Are Calling CardsNo Longer Necessary?

published in Distans, Stockholm, Sweden. May 1995.

I was at a meeting in Oxford the other evening and found myself sitting next to a very interesting gentleman. A man of some distinction, he had been Knighted many years ago for his major contributions to the social well being of the citizens of Britain and although well into his eighties, he still continues to work, being in the middle of writing a book.

During the course of our conversation, I mentioned a telephone call I had had the previous evening with a colleague of mine. To my surprise he commiserated with me, and began to reflect on the "mis-use," as he put it, of the telephone. "When we first had a telephone in 1930, people would only telephone if they had something very important to say, and only for the direst emergencies would the telephone be used after six in the evening, otherwise," he went on to say, "it was considered to be the most appalling intrusion into ones privacy." I was immediately transported in my imagination to a time gone by when "tea time," in England anyway, meant 4 o'clock in the afternoon, when people sat around the fire together in the evening, with no more distraction than to listen to a radio programme, and when there was a morning and afternoon post.

Now I know that this is a ridiculously romantic view of the past, and that life in the 1930's was not all "crumpets" round the fire. People probably died because communications didn't exist that could transmit vital messages quickly enough, and all too often chauvinism of one sort or another would be the result of the inevitable isolation, but are we not in danger of creating another and more subtle form of isolation now that we are wired up and linked to such sophisticated forms of communication? Now that we are available to be "rung up" at any time - day or night.

I have in mind a friend of mine, John, who as a manager in a multinational firm has chosen to take up his company's offer to work from home. As an employee, he is having to face the problem of how to set boundaries for himself. Wired to head office, ideas and thoughts can be transmitted from his Managing Director from whatever country he is in at the speed of light. Messages cascade from the Fax machine and flit across the computer screen all day and night. The telephone no longer has to be left in the home office when John decides to make a coffee; it can be carried conveniently in his pocket so that no calls need go unanswered. No one needs to know that he needs to eat, drink, or use the W.C., and time is no longer a barrier to communication. Always ready to receive, the faithful Fax will spew out its messages at any time. The answering machine will record messages from countries in different time zones allowing John to respond whilst the rest of his country sleeps. Whilst he sleeps, e-mail collects the messages which then wait reproachfully for acknowledgement. There is no longer for John such a thing as a natural break. He lives in an exciting, but very demanding world. How does he say "enough is enough?" How does he say "I'm off duty?"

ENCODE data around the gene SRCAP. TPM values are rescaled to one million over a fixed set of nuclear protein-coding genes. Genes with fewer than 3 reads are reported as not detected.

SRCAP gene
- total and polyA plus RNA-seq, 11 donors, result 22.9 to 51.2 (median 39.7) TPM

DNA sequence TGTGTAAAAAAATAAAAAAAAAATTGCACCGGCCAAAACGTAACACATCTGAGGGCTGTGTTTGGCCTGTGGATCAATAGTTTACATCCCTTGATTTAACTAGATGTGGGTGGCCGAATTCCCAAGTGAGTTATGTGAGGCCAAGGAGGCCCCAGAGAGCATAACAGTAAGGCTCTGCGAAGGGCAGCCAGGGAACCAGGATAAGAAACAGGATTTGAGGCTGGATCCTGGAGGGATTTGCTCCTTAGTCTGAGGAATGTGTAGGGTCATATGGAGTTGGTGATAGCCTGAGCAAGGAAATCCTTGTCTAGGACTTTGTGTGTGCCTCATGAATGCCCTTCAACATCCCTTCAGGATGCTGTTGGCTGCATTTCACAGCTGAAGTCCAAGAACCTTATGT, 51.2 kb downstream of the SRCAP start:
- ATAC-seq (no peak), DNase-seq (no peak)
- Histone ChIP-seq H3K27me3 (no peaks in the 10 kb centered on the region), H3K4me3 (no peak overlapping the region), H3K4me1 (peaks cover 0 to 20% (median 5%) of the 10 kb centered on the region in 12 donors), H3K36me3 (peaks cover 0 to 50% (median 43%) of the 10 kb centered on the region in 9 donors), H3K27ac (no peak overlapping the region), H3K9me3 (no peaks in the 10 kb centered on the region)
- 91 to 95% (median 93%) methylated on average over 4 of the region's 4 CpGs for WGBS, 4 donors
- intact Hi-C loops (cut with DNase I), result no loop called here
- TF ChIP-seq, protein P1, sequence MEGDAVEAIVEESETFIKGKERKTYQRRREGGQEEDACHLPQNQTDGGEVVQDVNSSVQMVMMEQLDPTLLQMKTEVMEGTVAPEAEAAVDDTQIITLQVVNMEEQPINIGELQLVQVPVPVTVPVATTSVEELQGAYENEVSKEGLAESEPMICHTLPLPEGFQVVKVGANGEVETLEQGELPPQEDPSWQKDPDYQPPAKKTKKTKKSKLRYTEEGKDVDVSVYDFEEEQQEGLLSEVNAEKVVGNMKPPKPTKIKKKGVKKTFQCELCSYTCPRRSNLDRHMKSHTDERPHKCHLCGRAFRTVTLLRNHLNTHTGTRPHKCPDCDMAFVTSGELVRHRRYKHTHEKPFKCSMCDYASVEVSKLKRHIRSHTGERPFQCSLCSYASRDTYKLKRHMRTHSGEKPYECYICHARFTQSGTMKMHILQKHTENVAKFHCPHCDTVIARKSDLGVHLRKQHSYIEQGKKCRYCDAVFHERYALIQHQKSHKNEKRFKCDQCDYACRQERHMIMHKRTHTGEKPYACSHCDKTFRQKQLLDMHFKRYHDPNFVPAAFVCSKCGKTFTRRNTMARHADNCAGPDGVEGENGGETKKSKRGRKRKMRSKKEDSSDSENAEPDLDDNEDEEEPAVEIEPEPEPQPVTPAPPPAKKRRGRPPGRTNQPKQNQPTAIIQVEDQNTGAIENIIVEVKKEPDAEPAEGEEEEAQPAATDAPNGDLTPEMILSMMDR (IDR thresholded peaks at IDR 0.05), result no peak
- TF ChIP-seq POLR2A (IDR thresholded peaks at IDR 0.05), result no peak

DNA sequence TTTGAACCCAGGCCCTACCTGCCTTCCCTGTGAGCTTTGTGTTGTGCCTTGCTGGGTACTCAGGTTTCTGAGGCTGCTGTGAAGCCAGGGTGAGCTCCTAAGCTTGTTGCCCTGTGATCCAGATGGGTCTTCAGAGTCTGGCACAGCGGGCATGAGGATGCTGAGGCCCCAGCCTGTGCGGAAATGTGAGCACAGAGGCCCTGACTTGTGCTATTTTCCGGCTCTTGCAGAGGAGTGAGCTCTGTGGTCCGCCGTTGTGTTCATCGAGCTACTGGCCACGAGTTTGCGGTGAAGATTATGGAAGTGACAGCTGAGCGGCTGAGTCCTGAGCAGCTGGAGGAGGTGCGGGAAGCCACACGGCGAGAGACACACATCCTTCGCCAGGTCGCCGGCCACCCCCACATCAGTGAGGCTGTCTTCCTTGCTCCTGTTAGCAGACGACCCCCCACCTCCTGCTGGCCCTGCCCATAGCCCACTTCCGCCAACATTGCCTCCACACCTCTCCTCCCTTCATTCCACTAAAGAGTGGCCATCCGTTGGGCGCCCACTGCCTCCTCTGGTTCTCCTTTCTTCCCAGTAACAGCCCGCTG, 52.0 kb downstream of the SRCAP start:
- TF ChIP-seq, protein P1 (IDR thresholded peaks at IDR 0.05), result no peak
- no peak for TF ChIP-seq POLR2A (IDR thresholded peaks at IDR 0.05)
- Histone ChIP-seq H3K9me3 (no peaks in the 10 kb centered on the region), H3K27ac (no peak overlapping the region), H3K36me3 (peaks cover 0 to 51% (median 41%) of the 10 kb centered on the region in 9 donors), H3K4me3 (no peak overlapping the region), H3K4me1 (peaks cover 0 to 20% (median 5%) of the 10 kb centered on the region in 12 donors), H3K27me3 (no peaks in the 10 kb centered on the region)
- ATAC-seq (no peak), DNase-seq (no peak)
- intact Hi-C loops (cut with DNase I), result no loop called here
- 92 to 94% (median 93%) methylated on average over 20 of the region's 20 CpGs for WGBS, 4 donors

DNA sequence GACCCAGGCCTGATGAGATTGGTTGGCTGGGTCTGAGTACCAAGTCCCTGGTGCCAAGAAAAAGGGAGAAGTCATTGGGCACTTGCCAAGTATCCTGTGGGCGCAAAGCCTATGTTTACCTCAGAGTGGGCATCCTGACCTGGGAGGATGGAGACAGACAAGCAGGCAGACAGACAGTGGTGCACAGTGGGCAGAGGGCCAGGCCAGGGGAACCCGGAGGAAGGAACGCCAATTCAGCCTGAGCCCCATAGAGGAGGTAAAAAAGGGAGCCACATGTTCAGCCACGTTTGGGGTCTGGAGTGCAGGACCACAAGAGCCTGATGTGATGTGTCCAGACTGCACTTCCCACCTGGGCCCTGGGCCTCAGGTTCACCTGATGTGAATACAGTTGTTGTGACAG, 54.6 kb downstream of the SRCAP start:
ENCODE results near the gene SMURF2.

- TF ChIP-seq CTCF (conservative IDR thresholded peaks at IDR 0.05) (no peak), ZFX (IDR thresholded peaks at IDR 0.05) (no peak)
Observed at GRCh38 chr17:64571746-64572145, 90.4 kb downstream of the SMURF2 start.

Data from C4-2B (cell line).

As I began to think about John's situation and of others like him, I realised that this Electronic Baby that has been brought home, and that enables him to work anywhere he wants to, has become a hard task-master. No one has said that John must reply to the Fax from America on Sunday evening, but he feels in some curious way that his performance, and therefore ultimately his job, depends on the speed at which he responds. Of course, this has consequences for his fellow employees and an unspoken competition is set in motion of who can man the Fax machine the longest. A neurotic need to be seen to be working and to be taking advantage of all the new possibilities that technology is offering us. Are we, I wonder, trying to be a machine ourselves? Are we serving the technology rather than the technology serving us?

No one it seems to me is saying you must be on duty twenty four hours a day, but no one is saying you mustn't. The managing director will be quite happy to allow John to continue with his exhausting routine, but I'm not sure that it is he who is setting the pace. Surely, it is simply that technology is now making it possible for this pace to happen.

It used to be that life had a natural rhythm and set itself natural boundaries. The old gentleman I was talking to didn't have to set his own boundaries. Protocol demanded that no one called on anyone unless they announced themselves first with a calling card. It is now possible for the whole world to intrude into our private lives should it want to. Our electronic machines make it possible for us to be available at all times. We now need a protocol. We have to find a new way of saying politely but firmly, "I'm not here at the moment," and that takes courage when it must seem at times that other people’s capacity for work is inexhaustible. Someone needs to be able to say firmly, "I have better things to do on a Sunday evening than work." My hunch is that it is a sentiment that would be met with a sign of relief.

Pauline Hodson